I can now add a new one to the list: When Charlie the Tequila Man says something, listen. I met Charlie while waiting for the traffic to clear at Toyota Park on Saturday night. The Chicago Fire had just earned a 2-0 victory over the New England Revolution, taking the series 3-2 on aggregate, in yet another installment of MLS' toughest rivalry (RECAP).
Charlie and his compañeros were polishing off their final beers -- and last few sips of tequila -- and discussing the Fire.
"Good," Charlie said, making it sound more like guut. "Chicago is good. They will win."
Everything? I asked.
"Si, señor." Charlie smiled, revealing a set of teeth only a wife could tolerate. "Champions."
Charlie grew up in Sinaloa, Mexico, and came to Chicago 25 years ago. He and his buddies turn out for most Fire games -- the half-empty midsummer slogs and the raucous, flaming-red playoff games like this one -- and most admitted there was only one reason they had even considered becoming Fire fans: Cuauhtémoc Blanco.
The "guy who looks like an accountant," as an old girlfriend described Blanco, was en fuego on Saturday. (Aside: What's the over-under on fiery puns in a Fire-focused article? Infernal Combustion ... Flame and Fortune ...?) The Mexican national-teamer's series-clinching goal, flamboyant Bugs Bunny-esque conducting and crowd-incitin' referee-unnervin' radio-broadcaster-infuriatin' theatrics gave Fire fans from Winnetka to Juárez the ultimate belief: The Fire, despite the injuries, controversies and departures, are on the path to a second MLS Cup trophy.
And I have to say, I can't argue with that. With apologies to the Landon-heads out in L.A., the Ching-alicious luau down in Houston and the upset-special forces out in Salt Lake City, I think anyone who watched the first round of the MLS playoffs has to say Chicago is now the favorite to pop the bubbly in Seattle.
It isn't just Blanco who gives the Fire their current sizzle. (See, another one.) It's John Thorrington, the tireless central midfielder who returned from injury, scored the first goal and neutralized New England's magnificent Shalrie Joseph. It's Brian McBride, who does so many things beyond scoring goals, from providing a nearly faultless outlet up top to defending every set piece.
It's Chris Rolfe and his ever-present threat, Patrick Nyarko and his powerful pace, C.J. Brown and his ageless passion. And imagine if Gonzalo Segares and Wilman Conde get healthy in time for next week's game. Uffa, as they say in Italy.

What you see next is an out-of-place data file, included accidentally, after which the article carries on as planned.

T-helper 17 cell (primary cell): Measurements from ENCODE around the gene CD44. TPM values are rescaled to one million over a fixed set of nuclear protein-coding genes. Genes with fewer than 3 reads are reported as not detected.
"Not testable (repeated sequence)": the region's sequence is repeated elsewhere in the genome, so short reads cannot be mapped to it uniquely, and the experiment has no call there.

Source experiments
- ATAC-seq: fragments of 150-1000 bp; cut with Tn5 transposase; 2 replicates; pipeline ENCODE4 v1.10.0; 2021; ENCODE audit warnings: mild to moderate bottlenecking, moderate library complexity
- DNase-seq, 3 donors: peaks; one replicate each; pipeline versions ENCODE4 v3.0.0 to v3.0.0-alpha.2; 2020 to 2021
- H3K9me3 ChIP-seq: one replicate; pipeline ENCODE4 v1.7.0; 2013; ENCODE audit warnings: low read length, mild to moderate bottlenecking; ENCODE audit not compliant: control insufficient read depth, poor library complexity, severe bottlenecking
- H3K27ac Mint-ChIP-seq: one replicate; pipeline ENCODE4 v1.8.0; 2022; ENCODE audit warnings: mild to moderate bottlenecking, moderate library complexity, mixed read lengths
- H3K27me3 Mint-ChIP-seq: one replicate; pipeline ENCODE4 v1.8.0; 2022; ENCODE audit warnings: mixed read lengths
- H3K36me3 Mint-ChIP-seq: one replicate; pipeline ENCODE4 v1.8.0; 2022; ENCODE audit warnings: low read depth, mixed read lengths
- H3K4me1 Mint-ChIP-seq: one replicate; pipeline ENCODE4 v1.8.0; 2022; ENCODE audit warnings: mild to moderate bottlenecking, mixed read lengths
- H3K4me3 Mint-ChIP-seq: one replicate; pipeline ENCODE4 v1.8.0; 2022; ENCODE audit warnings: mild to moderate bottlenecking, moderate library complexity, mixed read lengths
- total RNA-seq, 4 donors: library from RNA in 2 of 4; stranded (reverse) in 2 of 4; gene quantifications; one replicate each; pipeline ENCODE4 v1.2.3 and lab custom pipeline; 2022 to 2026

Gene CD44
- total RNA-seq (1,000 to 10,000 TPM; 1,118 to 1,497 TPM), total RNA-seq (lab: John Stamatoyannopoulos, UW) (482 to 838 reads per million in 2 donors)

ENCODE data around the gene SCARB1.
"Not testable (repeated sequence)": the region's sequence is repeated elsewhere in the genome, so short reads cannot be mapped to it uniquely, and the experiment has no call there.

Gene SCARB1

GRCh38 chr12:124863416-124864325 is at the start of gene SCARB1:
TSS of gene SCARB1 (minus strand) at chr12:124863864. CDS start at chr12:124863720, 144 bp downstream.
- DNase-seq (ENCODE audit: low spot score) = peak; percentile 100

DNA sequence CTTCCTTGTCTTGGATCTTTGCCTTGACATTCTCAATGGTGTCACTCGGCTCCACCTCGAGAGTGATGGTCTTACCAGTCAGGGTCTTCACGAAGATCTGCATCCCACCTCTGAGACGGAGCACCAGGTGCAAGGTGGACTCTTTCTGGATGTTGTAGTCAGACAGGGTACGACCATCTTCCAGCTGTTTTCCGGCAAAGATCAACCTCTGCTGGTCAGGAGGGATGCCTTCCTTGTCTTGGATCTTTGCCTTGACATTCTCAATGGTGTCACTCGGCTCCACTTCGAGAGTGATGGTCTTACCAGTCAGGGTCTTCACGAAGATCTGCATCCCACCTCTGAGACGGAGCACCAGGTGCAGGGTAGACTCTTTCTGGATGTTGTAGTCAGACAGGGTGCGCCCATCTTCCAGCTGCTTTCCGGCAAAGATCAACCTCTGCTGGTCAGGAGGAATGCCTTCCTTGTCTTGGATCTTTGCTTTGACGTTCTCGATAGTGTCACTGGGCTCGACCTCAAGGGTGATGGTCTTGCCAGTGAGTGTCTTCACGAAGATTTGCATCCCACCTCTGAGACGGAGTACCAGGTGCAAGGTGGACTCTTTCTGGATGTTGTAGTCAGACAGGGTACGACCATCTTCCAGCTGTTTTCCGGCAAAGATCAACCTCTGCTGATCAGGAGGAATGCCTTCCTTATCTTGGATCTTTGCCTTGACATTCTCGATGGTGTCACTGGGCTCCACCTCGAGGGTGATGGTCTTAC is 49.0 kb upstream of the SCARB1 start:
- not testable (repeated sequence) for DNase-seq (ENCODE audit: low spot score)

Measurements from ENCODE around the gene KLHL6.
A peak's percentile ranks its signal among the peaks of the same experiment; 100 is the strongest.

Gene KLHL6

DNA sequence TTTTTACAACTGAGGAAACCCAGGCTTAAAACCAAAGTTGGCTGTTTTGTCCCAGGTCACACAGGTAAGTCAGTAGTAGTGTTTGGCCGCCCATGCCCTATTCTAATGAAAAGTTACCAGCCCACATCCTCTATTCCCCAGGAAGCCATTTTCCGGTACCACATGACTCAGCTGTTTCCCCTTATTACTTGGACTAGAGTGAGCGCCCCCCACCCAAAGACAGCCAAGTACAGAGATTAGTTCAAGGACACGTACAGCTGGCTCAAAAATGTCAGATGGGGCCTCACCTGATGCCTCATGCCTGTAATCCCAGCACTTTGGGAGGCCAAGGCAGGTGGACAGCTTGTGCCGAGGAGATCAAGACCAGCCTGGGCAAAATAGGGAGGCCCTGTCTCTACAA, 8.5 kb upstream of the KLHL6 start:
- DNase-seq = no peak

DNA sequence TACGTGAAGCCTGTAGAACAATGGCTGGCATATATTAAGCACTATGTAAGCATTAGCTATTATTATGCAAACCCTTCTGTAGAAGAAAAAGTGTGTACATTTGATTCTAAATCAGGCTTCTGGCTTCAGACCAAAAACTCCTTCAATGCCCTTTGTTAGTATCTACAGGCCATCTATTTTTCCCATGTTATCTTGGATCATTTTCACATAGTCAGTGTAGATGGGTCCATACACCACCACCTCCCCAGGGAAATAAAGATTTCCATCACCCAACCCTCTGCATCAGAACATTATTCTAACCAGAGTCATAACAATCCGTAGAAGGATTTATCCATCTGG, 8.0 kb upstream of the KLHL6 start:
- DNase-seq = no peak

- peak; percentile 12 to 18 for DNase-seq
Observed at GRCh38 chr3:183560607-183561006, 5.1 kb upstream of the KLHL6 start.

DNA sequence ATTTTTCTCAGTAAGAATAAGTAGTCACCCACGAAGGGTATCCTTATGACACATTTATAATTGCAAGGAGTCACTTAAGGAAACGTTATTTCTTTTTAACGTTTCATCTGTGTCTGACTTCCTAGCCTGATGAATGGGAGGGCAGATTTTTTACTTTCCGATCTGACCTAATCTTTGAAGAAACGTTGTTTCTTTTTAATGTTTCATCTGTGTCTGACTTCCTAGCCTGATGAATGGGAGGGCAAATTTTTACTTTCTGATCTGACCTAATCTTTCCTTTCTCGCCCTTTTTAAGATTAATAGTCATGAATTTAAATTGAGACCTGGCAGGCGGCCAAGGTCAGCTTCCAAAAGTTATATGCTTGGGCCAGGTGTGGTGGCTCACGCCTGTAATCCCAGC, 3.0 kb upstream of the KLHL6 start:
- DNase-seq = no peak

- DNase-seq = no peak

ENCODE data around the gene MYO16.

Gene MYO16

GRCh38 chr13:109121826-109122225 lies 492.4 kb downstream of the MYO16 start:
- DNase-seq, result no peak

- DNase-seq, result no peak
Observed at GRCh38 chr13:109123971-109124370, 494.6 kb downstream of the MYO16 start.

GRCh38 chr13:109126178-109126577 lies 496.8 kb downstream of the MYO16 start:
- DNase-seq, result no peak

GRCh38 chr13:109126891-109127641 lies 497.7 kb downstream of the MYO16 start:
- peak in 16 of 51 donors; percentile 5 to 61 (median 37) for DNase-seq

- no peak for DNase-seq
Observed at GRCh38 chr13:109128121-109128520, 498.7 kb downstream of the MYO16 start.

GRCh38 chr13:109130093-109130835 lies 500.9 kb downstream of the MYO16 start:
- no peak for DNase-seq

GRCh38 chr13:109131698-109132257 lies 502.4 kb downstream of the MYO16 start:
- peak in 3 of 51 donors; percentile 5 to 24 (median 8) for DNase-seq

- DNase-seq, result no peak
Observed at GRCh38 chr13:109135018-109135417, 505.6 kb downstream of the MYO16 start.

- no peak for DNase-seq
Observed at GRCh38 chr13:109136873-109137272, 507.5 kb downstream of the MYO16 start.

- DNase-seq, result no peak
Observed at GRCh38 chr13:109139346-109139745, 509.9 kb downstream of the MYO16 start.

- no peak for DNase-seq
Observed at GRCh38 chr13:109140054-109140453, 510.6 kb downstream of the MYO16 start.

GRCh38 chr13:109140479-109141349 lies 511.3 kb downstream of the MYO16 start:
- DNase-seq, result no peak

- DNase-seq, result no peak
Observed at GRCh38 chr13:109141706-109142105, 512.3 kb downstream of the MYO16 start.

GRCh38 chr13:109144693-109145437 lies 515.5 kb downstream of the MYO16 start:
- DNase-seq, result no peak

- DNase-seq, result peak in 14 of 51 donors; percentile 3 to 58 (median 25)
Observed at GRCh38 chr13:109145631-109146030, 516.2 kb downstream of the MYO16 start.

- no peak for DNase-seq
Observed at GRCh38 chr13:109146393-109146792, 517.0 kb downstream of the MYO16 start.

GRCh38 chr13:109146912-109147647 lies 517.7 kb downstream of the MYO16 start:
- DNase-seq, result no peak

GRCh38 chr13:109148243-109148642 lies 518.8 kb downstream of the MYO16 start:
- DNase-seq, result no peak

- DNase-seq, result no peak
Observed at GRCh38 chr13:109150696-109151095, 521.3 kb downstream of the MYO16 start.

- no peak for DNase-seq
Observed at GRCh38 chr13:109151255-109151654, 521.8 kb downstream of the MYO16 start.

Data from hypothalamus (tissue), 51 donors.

But maybe Chicago's sudden rise to the top after slouching into the playoffs comes from its being forced to overcome many obstacles down the stretch. Out of chaos comes order, if you will.
A few weeks before the end of the regular season, I spoke with McBride, and he seemed to feel that the troubles -- the locker-room donnybrook between former Fire center back Bakary Soumare and coach Denis Hamlett that hastened the former's departure to France; the injuries to McBride, Conde, Segares, etc.; Rolfe's midseason announcement that he had signed in Denmark; the rumors that Hamlett, who seemed constantly at loggerheads with Blanco, was to get the axe if the Fire failed to reach the final -- all of it, McBride said, was pretty normal. Nothing to worry about. In fact, it might have united the team.
The MLS power brokers and the suits at the Worldwide Leader, of course, would love -- LOVE! -- to see Blanco & Co. in the final. Even better, they'd love to see a Chicago-L.A. final, so it could be billed as Beckham vs. Blanco, Donovan vs. McBride. The two best Designated Players and the two best scorers in U.S. national-team history go head to head. It's a marquee marketer's wet dream.
Of course, there's every possibility that it won't happen. After all, predicting anything in MLS is on par with predicting what Mahmoud Ahmadinejad is going to say next: Do it with any authority, and you're liable to get burned. (Another one!)
But based on the way things are going for Chicago right now, I'd be willing to throw some dinero down. Besides, Charlie the Tequila Man said it would happen.